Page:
1) To save memory, compressing audio is necessary. We can choose the best settings for each target platform.

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We can set a different compression for each platform our project will be shipped on. We can also exclude assets that we would not include in a certain platform.

 

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2)SoundBanks are so useful. Organizing all of our work into groups of data allows us to deploy audio in a smarter way.

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This implies loading assets that we only need at a specific moment or within a specific map. In the end, perfecting memory usage for greater performance, with intricate levels of control. Language localization is another neat feature already built-in. Unity or Unreal do not provide the ability to switch from one language to another, or replacing the dialogues and other voices for appropriate localization.   

3) The playback limit function is an essential setting when it comes to performance, saving us from bugs or problems that faulty scripts would produce.

 

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No need to complain when a script fires an Event a thousand times for a particular reason. We can, most of the time, solve the issue on our own by limiting the number of instances the file/container can play. It saves time for programmers and therefore project resources. This feature is a MUST HAVE and living without it is painful.

 

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When the limit of sound instances is reached, we can send the audio to a virtual voice. It is a very friendly resource operation as the engine will not process the audio anymore but only perform volume computation until the file is needed again. This can also apply to cases where the asset is under the volume threshold we set in our project settings (e.g. where a 3D object too far from the listener or constant audio running in the background like RPM changes of a car). It means that the file is inaudible but still being processed, unnecessarily taking up the hardware’s active voices. We send 'unheard' audio to virtual voices. 

All of those tweaks and adjustments to get the most out of Wwise’s performance settings will allow you to efficiently use and save memory and processing.

Using a game engine without a sound engine means that we would have to rely on scripting.  We are also all aware that audio is very heavy on performance when it is poorly executed.

 

Sounding better 

You can create the most amazing audio assets within your DAW (Digital Audio Workstation) utilizing the best sound libraries and recordings, but this will be irrelevant if your assets are not properly implemented. Having great tools available will naturally improve the quality of a project. When you have excellent control over your work, it will reflect in the performance.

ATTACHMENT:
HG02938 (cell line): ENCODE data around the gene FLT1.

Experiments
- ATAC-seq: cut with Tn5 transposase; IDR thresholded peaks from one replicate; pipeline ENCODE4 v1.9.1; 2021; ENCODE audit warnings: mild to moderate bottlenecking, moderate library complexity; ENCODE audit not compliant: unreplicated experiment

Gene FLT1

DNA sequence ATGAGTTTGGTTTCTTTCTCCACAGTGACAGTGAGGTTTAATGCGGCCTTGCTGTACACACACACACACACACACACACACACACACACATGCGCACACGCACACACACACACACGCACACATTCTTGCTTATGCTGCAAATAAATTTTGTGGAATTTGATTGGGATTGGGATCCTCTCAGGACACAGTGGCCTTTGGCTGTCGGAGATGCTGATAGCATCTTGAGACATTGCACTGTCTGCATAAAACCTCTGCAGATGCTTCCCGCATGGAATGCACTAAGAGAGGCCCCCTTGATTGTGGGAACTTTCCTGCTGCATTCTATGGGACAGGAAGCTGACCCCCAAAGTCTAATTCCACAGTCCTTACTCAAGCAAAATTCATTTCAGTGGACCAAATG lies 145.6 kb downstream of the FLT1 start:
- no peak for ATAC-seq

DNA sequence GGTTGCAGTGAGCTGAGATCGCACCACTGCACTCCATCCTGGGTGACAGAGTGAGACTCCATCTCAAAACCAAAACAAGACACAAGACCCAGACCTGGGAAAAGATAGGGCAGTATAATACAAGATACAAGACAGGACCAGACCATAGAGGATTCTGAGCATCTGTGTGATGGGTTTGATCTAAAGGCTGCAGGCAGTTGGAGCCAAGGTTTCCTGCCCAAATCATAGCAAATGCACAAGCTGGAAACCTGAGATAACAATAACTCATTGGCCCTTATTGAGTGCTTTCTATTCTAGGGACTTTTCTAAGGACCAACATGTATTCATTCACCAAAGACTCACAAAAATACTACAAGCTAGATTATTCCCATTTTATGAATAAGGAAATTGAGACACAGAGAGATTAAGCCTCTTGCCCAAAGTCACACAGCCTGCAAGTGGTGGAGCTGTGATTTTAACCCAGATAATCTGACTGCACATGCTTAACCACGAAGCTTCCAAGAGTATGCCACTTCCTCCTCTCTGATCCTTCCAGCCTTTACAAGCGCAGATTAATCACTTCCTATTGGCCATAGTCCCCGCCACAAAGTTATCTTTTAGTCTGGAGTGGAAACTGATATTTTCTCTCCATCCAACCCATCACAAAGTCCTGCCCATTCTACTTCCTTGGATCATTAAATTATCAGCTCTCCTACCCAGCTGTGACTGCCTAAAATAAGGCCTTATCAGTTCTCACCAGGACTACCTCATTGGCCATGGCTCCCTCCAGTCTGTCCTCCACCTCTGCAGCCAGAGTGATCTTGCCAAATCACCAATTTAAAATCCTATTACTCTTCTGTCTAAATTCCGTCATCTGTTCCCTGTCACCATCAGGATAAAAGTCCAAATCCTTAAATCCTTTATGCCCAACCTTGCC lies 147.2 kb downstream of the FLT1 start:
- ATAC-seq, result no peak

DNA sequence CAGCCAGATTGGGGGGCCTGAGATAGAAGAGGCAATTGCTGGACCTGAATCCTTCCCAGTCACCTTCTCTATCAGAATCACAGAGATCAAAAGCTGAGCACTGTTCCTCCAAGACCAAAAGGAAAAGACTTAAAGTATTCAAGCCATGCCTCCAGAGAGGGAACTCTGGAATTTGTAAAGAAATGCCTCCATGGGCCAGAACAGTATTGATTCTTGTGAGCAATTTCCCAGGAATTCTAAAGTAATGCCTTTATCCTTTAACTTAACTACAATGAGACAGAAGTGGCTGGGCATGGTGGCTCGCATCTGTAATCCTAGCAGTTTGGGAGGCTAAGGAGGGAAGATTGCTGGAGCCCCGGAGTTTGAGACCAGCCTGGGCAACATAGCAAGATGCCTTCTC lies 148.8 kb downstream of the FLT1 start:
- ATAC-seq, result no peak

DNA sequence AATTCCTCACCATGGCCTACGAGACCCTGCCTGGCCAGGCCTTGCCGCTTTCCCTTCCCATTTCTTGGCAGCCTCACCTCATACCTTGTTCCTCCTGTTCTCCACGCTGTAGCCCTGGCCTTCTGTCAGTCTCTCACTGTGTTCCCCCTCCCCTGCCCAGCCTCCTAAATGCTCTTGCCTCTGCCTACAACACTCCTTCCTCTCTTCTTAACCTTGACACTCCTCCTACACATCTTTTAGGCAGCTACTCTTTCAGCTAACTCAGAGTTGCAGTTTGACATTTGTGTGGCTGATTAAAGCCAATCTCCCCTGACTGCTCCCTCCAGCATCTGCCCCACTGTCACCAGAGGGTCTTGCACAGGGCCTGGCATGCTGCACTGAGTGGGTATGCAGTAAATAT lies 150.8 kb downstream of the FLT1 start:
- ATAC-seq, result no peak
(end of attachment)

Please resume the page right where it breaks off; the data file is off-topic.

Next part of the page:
Programmers just do not have the time to deal with all of our requests and fulfill our audio needsIf as a sound designer, you have to constantly go to programmers for minor details, you would perhaps be forced to mainly focus on the bigger picture, and leave out great details that require more attention. Unity for example does not allow you to adjust the volume of individual assets. This becomes a problem when you have a custom script involving an array of audio files that share a unique audio source. As it is all about precision, good work demands attention to detail with anything you put in the game, and not efficiently tweaking those settings can take a toll on the mix. This applies to everything else, such as pitch, filters, or other effects that you could only apply to a mixer or an audio source in Unity. And we all know that we want to keep the audio sources to a minimum so individual control on files does not get compromised.

I have mostly mentioned mutual benefits to make this document relevant to everyone. There are of courses many conveniences that middleware brings to sound designers, but there are also results that you cannot obtain without Wwise or spending a lot of time and effort. 

Quick and easy work leads to better work overall!

 

More resources! 

How We Convince Developers to Let Us Use Wwise video by Richard Ludlow, at 12:24, he explains how Audiokinetic will adapt to the project’s budget to settle a fair price so that everyone is happy.
Why Wwise, a 2016 blog post by Ciaran Walsh.
Wwise Convinces Audio Programmers a 2016 blog post by Audiokinetic based on various interviews with programmers.
Wwise Pros & Cons with the Unreal Engine chart by Griffin Cohen, 2017
*3D positioning in this article refers to version of Wwise prior to Wwise 2018.1

Samy Elia Colombano

Sound Designer

Samy Elia Colombano

Sound Designer

Sound Designer, musician and a big computer addict from France, working abroad on announced titles. Audio for video games could not be any better as it combines what I thoroughly love. My scope is to convey the same emotions that I felt while playing games, to the future players and listeners. Wwise allows me to make that happen from sound creation to implementation, giving me the greatest control and responsibilities on what I produce.